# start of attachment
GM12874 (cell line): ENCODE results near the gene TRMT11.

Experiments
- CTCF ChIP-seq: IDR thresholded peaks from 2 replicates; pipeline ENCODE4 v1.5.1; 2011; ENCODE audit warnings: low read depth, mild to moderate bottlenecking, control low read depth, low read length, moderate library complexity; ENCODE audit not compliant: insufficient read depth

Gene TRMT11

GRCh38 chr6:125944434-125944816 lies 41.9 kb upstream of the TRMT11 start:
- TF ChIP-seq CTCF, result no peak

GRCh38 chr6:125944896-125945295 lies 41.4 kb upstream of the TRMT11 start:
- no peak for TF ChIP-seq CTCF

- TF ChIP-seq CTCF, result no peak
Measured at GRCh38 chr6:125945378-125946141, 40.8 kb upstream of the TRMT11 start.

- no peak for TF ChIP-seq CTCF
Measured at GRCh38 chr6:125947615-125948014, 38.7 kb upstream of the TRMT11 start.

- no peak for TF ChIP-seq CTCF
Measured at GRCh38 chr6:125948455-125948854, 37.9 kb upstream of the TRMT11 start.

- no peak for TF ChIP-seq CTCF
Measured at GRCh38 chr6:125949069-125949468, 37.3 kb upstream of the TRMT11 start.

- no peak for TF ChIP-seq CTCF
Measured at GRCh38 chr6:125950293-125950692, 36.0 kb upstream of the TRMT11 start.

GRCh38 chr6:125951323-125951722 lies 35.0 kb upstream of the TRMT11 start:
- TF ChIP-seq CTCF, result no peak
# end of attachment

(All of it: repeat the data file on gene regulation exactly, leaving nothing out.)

GM12874 (cell line): ENCODE results near the gene TRMT11.

Experiments
- CTCF ChIP-seq: IDR thresholded peaks from 2 replicates; pipeline ENCODE4 v1.5.1; 2011; ENCODE audit warnings: low read depth, mild to moderate bottlenecking, control low read depth, low read length, moderate library complexity; ENCODE audit not compliant: insufficient read depth

Gene TRMT11

GRCh38 chr6:125944434-125944816 lies 41.9 kb upstream of the TRMT11 start:
- TF ChIP-seq CTCF, result no peak

GRCh38 chr6:125944896-125945295 lies 41.4 kb upstream of the TRMT11 start:
- no peak for TF ChIP-seq CTCF

- TF ChIP-seq CTCF, result no peak
Measured at GRCh38 chr6:125945378-125946141, 40.8 kb upstream of the TRMT11 start.

- no peak for TF ChIP-seq CTCF
Measured at GRCh38 chr6:125947615-125948014, 38.7 kb upstream of the TRMT11 start.

- no peak for TF ChIP-seq CTCF
Measured at GRCh38 chr6:125948455-125948854, 37.9 kb upstream of the TRMT11 start.

- no peak for TF ChIP-seq CTCF
Measured at GRCh38 chr6:125949069-125949468, 37.3 kb upstream of the TRMT11 start.

- no peak for TF ChIP-seq CTCF
Measured at GRCh38 chr6:125950293-125950692, 36.0 kb upstream of the TRMT11 start.

GRCh38 chr6:125951323-125951722 lies 35.0 kb upstream of the TRMT11 start:
- TF ChIP-seq CTCF, result no peak